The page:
Don't Put The Blame On VCR
Video Killed the Radio Star was the first video MTV played when it came on the air back in 1981. (Yes kids, MTV did play music videos once upon a time, and bonus points if you can name the second video MTV aired without searching for it on Google.) But while the song’s lyrics dealt with feelings towards new machinery used in the media, I assure you that video will not kill the educator star, nor will this machinery ruin a student’s education.
I was attending an AVIXA webinar recently about the steps to build a better higher education classroom, and the presenter insinuated that virtual student outcomes are consistently lower than their in-person counterparts. Now while I couldn’t virtually jump through the computer screen and physically give this presenter a piece of my mind, it did get me thinking about what we as AV professionals in higher education do to help ease an instructor’s mind about virtual or video learning.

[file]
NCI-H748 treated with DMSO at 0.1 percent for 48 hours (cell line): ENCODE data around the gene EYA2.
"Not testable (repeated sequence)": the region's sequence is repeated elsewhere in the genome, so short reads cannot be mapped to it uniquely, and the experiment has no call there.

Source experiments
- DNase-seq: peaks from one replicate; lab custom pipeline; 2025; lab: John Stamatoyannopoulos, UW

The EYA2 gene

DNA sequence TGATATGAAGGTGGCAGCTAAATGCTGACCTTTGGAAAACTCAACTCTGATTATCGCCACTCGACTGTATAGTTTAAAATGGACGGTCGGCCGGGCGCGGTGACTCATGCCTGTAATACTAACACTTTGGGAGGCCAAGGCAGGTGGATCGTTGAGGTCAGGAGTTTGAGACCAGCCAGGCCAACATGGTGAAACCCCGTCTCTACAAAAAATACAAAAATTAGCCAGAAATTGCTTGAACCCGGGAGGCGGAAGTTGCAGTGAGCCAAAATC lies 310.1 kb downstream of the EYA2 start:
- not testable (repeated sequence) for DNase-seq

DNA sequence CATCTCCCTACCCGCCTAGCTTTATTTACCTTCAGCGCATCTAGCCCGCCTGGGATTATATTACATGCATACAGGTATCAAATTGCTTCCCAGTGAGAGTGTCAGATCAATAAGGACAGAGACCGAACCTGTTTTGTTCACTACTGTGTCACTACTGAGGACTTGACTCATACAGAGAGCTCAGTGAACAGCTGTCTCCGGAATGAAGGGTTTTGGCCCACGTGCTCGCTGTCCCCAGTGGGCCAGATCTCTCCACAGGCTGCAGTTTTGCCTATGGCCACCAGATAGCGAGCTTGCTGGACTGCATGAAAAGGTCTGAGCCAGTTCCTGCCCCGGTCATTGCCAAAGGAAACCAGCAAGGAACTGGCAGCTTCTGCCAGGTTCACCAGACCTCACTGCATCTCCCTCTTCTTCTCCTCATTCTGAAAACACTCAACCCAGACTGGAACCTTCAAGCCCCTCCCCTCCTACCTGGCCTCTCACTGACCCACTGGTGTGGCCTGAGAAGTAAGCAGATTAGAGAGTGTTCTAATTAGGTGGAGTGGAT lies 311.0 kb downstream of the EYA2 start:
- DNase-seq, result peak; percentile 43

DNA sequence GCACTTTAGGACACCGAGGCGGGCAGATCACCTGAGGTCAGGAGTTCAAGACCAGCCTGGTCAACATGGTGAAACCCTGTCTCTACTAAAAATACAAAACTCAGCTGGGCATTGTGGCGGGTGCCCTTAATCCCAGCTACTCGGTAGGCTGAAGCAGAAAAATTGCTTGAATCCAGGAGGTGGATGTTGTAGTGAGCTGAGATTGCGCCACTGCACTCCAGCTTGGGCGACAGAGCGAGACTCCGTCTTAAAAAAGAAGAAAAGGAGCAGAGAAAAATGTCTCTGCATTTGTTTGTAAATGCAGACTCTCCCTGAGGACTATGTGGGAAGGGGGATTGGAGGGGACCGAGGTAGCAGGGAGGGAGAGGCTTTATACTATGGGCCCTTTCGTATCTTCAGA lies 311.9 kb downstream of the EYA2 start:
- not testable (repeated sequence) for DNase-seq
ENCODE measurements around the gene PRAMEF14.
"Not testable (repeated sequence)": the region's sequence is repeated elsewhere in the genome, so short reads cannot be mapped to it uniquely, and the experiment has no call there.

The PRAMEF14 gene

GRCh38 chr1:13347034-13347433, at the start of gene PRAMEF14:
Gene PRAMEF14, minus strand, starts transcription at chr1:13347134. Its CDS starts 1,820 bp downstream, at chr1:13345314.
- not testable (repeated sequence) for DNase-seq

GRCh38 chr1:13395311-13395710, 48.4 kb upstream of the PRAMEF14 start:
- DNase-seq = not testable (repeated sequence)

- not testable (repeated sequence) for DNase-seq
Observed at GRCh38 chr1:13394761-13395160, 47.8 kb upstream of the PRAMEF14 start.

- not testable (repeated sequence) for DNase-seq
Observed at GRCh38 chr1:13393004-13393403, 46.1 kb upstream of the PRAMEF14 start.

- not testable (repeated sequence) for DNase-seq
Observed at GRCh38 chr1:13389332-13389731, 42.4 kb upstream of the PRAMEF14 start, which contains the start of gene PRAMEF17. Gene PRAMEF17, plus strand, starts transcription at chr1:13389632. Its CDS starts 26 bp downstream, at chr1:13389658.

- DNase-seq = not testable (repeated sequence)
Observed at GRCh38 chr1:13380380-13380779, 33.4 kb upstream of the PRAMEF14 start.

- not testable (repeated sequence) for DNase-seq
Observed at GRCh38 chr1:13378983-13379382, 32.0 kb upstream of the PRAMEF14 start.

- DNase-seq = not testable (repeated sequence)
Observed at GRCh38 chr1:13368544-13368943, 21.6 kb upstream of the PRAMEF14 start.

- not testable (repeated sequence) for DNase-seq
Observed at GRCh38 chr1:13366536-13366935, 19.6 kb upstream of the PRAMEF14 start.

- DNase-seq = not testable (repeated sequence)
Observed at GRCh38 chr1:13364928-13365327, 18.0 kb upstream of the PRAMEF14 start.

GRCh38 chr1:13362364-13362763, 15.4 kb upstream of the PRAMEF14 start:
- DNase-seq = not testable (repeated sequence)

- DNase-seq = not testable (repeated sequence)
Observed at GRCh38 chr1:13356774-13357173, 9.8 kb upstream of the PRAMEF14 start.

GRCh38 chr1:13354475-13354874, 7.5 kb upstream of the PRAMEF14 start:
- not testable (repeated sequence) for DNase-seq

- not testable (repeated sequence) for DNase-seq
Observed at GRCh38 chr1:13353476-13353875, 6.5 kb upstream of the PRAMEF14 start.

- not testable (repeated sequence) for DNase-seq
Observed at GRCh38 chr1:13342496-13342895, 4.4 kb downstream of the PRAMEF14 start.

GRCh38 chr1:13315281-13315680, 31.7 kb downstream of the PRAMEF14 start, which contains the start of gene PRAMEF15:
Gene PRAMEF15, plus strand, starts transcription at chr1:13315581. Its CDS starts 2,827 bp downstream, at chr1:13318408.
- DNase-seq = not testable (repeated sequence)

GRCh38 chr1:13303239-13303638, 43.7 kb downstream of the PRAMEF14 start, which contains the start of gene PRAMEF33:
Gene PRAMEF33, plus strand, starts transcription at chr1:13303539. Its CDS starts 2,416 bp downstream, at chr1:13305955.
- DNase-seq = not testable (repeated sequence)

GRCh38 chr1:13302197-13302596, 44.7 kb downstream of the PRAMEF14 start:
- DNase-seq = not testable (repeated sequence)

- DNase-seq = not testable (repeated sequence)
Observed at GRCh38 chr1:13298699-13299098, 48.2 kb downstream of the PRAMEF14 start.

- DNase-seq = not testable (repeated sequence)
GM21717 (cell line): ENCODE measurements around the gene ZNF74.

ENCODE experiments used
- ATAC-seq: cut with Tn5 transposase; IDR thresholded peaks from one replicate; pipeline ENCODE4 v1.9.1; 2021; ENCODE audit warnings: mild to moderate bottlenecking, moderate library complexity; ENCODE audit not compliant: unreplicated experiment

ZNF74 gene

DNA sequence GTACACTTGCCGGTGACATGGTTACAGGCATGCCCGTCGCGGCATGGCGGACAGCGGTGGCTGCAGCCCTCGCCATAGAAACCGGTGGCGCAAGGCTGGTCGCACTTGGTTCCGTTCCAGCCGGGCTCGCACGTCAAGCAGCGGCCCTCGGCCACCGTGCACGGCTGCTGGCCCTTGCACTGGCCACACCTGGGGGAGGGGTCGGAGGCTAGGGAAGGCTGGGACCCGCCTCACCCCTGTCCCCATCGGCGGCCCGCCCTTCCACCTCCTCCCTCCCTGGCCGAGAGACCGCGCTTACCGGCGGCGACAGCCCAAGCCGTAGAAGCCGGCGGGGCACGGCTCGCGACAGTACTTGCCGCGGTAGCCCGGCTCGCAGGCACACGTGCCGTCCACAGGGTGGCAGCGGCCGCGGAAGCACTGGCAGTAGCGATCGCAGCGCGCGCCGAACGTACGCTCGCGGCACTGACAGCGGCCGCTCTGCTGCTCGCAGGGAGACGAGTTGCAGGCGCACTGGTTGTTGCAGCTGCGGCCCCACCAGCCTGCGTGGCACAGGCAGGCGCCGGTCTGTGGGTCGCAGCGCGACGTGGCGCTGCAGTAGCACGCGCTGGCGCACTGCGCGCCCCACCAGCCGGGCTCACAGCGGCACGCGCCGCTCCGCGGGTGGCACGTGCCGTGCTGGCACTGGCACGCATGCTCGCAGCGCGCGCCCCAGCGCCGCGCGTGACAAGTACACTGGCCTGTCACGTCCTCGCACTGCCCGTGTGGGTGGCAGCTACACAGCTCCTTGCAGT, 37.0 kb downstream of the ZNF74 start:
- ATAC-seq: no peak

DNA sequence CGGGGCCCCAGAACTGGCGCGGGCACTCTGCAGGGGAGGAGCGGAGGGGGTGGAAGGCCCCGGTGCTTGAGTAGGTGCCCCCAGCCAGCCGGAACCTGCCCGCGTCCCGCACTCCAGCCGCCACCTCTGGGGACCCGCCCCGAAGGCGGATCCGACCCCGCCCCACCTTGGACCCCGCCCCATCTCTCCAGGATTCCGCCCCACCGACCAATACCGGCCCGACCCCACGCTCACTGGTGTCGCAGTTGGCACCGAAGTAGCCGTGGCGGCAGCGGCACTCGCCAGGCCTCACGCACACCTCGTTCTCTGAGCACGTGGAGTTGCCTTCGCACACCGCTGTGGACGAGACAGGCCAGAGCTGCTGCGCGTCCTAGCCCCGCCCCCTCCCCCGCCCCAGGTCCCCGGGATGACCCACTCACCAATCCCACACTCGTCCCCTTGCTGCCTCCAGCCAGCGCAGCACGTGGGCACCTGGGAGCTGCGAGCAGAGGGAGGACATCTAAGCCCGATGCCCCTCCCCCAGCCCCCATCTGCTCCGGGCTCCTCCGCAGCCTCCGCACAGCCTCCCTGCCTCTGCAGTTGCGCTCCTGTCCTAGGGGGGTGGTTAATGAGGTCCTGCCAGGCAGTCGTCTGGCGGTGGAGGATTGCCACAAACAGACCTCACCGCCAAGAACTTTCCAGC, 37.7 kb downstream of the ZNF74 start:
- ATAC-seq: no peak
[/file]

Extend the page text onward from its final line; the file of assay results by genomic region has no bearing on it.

We’re 3 years removed from the COVID-19 pandemic, but there’s still a huge misunderstanding it seems when we’re discussing emergency remote learning, which is what we all went through, and good online or virtual course design and delivery. And that misunderstanding seems to be happening for faculty, staff, students, and even parents. So my friends, what can we do when an instructor or an instructional designer comes to us with questions about using more video in a course, be it online, in-person, asynchronous, hyflex, etc.? I’ve found several different suggestions that can help us help instructors if they want to produce video content for their courses yet may still be apprehensive about doing so.
Video is Everywhere